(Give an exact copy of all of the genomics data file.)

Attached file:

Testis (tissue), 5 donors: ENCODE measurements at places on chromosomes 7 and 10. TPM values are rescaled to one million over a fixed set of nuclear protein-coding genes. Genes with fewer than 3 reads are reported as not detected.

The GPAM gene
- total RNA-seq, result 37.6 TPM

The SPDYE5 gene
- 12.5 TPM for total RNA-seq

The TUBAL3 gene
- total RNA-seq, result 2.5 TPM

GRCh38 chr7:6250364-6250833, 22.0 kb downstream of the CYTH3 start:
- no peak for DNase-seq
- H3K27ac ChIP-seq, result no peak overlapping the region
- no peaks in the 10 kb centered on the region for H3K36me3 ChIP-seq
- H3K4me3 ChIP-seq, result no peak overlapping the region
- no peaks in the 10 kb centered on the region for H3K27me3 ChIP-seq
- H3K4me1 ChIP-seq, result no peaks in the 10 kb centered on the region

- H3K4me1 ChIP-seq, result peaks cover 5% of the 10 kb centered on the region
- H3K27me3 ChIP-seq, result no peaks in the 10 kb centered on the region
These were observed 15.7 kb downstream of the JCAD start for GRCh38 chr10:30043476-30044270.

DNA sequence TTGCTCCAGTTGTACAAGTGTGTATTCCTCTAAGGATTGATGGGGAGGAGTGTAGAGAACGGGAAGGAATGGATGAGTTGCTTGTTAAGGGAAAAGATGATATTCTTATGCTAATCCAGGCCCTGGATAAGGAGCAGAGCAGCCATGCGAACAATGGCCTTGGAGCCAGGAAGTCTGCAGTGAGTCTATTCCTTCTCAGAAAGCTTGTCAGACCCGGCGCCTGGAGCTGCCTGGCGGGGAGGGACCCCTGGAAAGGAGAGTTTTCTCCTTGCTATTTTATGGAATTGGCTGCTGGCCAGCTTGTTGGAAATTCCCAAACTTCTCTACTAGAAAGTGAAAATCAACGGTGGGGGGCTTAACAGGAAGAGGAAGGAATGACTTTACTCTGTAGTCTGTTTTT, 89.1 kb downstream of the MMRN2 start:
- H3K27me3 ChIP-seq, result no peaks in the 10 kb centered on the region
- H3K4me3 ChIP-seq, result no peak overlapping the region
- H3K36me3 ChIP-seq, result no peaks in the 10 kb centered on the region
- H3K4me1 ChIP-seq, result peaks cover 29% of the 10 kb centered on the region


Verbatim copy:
Testis (tissue), 5 donors: ENCODE measurements at places on chromosomes 7 and 10. TPM values are rescaled to one million over a fixed set of nuclear protein-coding genes. Genes with fewer than 3 reads are reported as not detected.

The GPAM gene
- total RNA-seq, result 37.6 TPM

The SPDYE5 gene
- 12.5 TPM for total RNA-seq

The TUBAL3 gene
- total RNA-seq, result 2.5 TPM

GRCh38 chr7:6250364-6250833, 22.0 kb downstream of the CYTH3 start:
- no peak for DNase-seq
- H3K27ac ChIP-seq, result no peak overlapping the region
- no peaks in the 10 kb centered on the region for H3K36me3 ChIP-seq
- H3K4me3 ChIP-seq, result no peak overlapping the region
- no peaks in the 10 kb centered on the region for H3K27me3 ChIP-seq
- H3K4me1 ChIP-seq, result no peaks in the 10 kb centered on the region

- H3K4me1 ChIP-seq, result peaks cover 5% of the 10 kb centered on the region
- H3K27me3 ChIP-seq, result no peaks in the 10 kb centered on the region
These were observed 15.7 kb downstream of the JCAD start for GRCh38 chr10:30043476-30044270.

DNA sequence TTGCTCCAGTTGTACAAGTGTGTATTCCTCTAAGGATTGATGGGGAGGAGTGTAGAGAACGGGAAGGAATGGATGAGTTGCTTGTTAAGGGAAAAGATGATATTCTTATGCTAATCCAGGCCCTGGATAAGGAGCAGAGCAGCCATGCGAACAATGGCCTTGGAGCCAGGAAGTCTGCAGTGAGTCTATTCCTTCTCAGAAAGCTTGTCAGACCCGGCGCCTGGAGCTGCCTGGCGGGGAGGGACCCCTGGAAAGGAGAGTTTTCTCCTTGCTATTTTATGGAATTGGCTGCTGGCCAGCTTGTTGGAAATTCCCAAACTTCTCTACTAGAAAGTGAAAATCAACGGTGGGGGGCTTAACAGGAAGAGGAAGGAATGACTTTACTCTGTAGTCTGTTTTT, 89.1 kb downstream of the MMRN2 start:
- H3K27me3 ChIP-seq, result no peaks in the 10 kb centered on the region
- H3K4me3 ChIP-seq, result no peak overlapping the region
- H3K36me3 ChIP-seq, result no peaks in the 10 kb centered on the region
- H3K4me1 ChIP-seq, result peaks cover 29% of the 10 kb centered on the region